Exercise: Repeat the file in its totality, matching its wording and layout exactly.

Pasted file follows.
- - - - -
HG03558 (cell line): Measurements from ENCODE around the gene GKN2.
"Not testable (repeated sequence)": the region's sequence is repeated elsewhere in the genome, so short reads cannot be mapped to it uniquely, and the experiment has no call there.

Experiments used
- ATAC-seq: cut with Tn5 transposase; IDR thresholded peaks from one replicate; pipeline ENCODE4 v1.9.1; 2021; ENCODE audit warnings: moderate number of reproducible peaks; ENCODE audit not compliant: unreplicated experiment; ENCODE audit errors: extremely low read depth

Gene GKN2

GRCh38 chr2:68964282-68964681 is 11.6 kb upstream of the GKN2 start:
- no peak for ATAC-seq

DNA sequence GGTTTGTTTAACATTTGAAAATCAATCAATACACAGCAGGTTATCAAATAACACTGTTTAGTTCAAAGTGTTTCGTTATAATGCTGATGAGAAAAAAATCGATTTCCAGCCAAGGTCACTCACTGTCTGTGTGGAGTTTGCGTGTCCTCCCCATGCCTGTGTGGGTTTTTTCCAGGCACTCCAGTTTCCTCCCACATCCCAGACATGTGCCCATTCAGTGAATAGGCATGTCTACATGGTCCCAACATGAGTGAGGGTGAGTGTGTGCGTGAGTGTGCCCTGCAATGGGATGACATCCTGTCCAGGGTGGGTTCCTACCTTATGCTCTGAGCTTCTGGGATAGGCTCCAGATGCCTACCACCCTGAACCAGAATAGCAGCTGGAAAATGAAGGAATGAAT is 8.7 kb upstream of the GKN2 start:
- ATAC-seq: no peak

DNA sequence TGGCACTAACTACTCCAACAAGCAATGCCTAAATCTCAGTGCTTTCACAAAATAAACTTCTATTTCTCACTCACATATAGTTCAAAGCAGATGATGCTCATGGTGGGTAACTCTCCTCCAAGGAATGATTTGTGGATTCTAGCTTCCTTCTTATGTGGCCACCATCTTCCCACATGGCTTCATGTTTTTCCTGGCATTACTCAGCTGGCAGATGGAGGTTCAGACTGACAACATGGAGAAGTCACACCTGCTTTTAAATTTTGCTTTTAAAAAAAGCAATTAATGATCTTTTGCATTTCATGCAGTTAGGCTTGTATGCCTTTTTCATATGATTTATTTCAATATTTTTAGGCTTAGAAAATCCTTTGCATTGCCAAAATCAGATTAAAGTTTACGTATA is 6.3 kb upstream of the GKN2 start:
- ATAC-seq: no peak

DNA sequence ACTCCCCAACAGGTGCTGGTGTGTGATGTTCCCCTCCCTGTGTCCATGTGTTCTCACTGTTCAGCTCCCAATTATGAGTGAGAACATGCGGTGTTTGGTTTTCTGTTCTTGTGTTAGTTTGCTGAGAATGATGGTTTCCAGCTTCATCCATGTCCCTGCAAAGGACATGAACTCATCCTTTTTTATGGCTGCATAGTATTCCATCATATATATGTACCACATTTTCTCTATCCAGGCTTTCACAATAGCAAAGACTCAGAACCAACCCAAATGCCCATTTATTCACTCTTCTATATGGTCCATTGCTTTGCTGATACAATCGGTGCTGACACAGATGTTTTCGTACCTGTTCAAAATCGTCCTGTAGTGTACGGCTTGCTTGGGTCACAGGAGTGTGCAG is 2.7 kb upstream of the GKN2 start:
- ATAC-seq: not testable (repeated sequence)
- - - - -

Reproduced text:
HG03558 (cell line): Measurements from ENCODE around the gene GKN2.
"Not testable (repeated sequence)": the region's sequence is repeated elsewhere in the genome, so short reads cannot be mapped to it uniquely, and the experiment has no call there.

Experiments used
- ATAC-seq: cut with Tn5 transposase; IDR thresholded peaks from one replicate; pipeline ENCODE4 v1.9.1; 2021; ENCODE audit warnings: moderate number of reproducible peaks; ENCODE audit not compliant: unreplicated experiment; ENCODE audit errors: extremely low read depth

Gene GKN2

GRCh38 chr2:68964282-68964681 is 11.6 kb upstream of the GKN2 start:
- no peak for ATAC-seq

DNA sequence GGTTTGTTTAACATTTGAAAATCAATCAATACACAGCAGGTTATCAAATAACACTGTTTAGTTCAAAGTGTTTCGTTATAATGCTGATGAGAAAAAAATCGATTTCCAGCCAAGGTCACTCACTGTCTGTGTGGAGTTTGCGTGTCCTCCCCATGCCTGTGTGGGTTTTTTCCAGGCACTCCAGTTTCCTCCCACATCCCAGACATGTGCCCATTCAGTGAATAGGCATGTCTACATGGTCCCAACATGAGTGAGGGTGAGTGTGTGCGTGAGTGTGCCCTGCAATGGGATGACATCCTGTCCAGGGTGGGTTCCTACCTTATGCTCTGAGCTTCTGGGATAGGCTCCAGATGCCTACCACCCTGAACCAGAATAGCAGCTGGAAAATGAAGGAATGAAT is 8.7 kb upstream of the GKN2 start:
- ATAC-seq: no peak

DNA sequence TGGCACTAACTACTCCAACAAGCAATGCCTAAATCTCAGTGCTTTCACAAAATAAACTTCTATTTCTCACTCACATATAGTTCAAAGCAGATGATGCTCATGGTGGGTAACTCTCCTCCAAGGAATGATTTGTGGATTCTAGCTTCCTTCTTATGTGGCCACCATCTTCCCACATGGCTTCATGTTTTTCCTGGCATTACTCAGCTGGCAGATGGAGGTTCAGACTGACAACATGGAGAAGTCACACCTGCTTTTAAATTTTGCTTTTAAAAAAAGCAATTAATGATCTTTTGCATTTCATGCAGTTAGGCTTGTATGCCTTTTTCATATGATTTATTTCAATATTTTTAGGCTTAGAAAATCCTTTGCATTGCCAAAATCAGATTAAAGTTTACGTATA is 6.3 kb upstream of the GKN2 start:
- ATAC-seq: no peak

DNA sequence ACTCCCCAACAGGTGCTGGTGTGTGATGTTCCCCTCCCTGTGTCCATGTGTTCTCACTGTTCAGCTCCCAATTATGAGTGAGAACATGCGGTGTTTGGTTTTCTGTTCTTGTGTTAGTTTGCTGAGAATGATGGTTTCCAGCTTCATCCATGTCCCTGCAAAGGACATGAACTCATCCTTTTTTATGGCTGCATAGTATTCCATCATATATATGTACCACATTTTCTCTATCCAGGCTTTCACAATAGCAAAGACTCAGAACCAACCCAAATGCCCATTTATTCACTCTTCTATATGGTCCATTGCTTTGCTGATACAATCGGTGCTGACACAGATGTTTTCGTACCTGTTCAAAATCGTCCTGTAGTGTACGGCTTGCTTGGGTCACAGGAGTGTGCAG is 2.7 kb upstream of the GKN2 start:
- ATAC-seq: not testable (repeated sequence)